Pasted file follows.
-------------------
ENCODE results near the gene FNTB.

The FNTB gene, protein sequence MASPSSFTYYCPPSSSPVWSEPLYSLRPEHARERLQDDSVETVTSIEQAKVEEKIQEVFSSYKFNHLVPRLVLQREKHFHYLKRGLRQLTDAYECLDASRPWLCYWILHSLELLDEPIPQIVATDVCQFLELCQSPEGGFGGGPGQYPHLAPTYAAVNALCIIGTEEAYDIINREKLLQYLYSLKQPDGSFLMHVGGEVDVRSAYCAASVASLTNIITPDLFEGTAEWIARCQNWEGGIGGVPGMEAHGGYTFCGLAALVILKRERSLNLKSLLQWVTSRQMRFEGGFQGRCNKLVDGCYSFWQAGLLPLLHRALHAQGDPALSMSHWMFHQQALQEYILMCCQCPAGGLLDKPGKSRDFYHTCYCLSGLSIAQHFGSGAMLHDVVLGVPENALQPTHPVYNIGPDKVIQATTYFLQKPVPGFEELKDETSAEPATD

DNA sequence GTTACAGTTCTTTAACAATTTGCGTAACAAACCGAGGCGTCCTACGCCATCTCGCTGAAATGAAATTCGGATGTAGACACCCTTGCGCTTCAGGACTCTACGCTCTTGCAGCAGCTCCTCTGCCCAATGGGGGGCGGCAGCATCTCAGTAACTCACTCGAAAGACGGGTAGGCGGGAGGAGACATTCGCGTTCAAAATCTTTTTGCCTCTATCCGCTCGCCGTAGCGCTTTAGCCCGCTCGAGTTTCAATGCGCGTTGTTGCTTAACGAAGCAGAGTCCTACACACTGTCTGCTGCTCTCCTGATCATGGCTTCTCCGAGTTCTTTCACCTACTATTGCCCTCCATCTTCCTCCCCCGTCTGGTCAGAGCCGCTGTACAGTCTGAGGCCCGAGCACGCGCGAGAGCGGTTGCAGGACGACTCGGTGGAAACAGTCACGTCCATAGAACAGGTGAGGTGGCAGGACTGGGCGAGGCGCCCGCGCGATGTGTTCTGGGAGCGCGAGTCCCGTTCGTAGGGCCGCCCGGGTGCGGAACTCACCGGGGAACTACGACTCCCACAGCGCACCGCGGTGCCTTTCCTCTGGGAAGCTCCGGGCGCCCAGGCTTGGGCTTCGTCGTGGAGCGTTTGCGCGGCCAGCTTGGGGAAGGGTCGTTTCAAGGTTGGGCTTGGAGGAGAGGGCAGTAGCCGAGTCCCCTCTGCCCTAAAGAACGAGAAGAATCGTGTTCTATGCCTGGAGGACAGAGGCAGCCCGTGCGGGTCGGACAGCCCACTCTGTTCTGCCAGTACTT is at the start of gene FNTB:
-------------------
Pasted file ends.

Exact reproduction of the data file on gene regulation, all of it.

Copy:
ENCODE results near the gene FNTB.

The FNTB gene, protein sequence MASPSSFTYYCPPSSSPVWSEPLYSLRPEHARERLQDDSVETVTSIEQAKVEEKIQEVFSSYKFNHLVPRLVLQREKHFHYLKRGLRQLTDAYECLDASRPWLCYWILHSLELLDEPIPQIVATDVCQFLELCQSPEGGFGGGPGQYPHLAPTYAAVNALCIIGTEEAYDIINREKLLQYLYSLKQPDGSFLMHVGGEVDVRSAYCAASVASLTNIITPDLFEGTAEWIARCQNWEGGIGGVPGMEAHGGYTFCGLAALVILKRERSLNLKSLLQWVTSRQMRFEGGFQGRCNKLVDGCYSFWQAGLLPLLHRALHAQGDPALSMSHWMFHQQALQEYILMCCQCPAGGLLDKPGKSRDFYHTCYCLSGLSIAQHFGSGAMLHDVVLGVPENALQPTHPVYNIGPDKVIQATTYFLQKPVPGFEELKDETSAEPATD

DNA sequence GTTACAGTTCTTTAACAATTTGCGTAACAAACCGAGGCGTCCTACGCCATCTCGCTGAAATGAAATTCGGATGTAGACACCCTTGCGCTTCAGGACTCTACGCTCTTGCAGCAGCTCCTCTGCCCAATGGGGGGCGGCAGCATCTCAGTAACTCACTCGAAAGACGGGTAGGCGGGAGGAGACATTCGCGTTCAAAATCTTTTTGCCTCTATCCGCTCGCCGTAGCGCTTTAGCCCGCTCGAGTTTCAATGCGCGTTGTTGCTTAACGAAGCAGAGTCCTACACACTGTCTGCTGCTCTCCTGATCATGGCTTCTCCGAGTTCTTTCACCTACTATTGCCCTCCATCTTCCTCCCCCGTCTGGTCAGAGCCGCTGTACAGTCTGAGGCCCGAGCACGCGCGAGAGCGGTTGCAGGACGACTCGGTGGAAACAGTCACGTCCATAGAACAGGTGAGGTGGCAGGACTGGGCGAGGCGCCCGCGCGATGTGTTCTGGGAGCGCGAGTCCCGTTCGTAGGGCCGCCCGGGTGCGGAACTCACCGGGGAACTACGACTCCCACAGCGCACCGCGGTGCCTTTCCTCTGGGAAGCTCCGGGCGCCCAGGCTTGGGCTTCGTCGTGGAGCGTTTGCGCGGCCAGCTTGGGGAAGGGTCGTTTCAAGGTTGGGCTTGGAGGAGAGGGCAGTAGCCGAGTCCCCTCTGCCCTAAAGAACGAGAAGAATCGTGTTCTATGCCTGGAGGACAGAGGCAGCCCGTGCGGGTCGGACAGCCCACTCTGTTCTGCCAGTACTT is at the start of gene FNTB: